By Sadho Ram
Dreams, the ones long forgotten about a past inglorious, inhumane and equally blatant, have started coming back, though the scenes that now play in those murky frames are no longer the usual ones, the ones which haunted me more than a decade ago. There is now a man, grown up, somewhere in his 20s, maybe above, who stands on the other side of the road from exactly opposite of the place where I’m standing, in my own dream.
Author’s Note: After I saw Milan on the tracks on Mira Road station about 2 months ago, I have tried to go there again, with an faint hope that just in case, if I see him again. But I didn’t go. It won’t serve any purpose if I see him again this time, and this time after remembering everything about him, I still won’t be able to tell him nothing. I don’t know where’s the rest of his family members are? I don’t know whatever happened to them? And above all, I don’t know if he would remember who he is?
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Milan. Yes, that was his name. He was from the same neighborhood as mine, and his house was about 14-15 houses away from mine, on the other side of the lane. His father owned a small tea-stall in the center of the market. Though it was quite big when compared to other tea-stalls in that village of mine, and was the only one which stayed open till late in night.
He, Milan, was into the same government and the only school in my village; I too was in, but not in the same class, though he wasn't my junior nor was he my senior. While his class used to be conducted under the huge banyan tree, mine was inside the concrete room. It’s not like there weren’t enough room in the school for his class to be also conducted inside a concrete room, but being the low caste, as they were and as considered by the villagers, Milan along with other kids from his own low caste had to do with the class set under the huge banyan tree.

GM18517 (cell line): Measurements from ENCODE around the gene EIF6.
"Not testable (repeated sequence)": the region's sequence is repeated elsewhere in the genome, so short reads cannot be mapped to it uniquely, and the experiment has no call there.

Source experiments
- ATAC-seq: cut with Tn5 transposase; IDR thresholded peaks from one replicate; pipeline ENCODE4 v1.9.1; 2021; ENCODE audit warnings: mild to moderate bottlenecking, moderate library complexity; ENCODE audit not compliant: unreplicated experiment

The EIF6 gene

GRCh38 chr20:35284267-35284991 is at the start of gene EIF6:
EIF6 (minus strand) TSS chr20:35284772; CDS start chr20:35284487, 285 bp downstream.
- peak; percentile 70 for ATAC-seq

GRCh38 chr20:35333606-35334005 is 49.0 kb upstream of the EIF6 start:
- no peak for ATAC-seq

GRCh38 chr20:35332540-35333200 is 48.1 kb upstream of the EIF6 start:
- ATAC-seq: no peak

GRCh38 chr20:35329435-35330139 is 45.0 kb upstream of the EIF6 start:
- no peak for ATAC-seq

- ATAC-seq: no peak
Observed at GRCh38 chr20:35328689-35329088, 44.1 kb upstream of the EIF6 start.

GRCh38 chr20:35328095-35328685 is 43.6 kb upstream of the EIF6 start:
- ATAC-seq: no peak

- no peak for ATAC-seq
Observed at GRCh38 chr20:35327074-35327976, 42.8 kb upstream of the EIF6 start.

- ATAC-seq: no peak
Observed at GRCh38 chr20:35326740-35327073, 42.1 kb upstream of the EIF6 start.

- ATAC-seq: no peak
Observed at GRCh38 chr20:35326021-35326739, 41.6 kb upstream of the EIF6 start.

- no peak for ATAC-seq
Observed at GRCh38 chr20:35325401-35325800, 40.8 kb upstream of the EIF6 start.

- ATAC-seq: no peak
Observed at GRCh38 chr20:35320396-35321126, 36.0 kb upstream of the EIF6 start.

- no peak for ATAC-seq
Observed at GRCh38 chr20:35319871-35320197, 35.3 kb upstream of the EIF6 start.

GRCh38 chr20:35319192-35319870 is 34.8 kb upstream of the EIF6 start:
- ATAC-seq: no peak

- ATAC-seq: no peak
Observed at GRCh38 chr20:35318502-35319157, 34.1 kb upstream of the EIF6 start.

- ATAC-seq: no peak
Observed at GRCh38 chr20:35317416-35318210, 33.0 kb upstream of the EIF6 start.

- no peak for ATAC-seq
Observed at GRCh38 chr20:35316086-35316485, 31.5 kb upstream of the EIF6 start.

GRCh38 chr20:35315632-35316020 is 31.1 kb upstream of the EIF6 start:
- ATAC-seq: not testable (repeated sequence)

I guess nature knows no boundaries, it provides for everyone equally. It’s only us, human, who create divisions in the name of ‘names’.
My father, the Sarpanch of the village had tried many a times to change this partiality from at least happening inside a place, where knowledge was imparted into the young bloods and nurtured with a hope for a better tomorrow, the place, which he considered greater than any temples or mosques. But a village Panchaayat is not made of one man and so cannot also be ruled by one, though however greater that one man’s chair among other members of the village Panchaayat is, it or his power of superiority doesn't matter much if he has got no support in his decisions from other members of the Village Panchaayat.
The day when I saw Milan in Bombay, near the Mira road railway track, and couldn't recall his name while in my failed attempt to address him, I had felt as if I had seen a ghost, the kind who lives and breathes inside fables of a fabricated world. But in another second, I knew he wasn't what it felt like – a ghost. He was real, out there, on the tracks of Mira road, in a red shirt (no the colour doesn't represent any communalism), and faded jeans, whose colour I couldn't make out.
And he had only one arm. I had difficulty imagining him in the past like this, without an arm, when he was in school and had both his arms intact. Somehow, it didn't make any sense. I for a moment tried to deny his existence. He was dead; as everyone is the village had accepted, after their victory on the Daayan, when after 1 year there were still no trace of any of those about dozens of vanished children from my village.
His parents didn’t knew if they should grief or should they feel relieved that their two other children, one boy younger to Milan and a girl, the eldest one, were now safe. I don’t recall those twos name now and nor do I recall the name of their mother, who went mad and would oftentimes grab hold of random kids passing by in front of her house and whisper her lost son’s name, sobbing and smiling at equal times.
She had become a menace. Yes, menace, that’s what the villagers had started thinking of her and also calling her, though not in the open, but the whispers of thousands are far worse than the screams of few. And so the whispers did their part of job. I never saw her after that night, when she had suddenly grabbed my hand, sobbing and smiling, and had started calling out her lost son’s name. In the dark night, under the dim light of moon, her appearance frightened me. Her eyes were red and her hairs disheveled I was too shocked to scream but somehow managed to free my hand from her hold and ran. I ran without looking, where I was headed and I ran without a reason for me to be running like that. I just ran and ran.
The morning after that night was unusually silent. The air that flew carried subdued shrieks of a woman’s dismembered body being found, packed inside a rack in the pond situated in the outskirts of the village.
Everyone was silent. No one tried to speak up. The spell of silence grew lauder with each passing moment. Children were hushed inside the houses. The women were asked to remain inside. I stood at the edge of my home’s terrace. Looking below at the people gathered outside the gate of my house. They were waiting for my father. Their Sarpanch!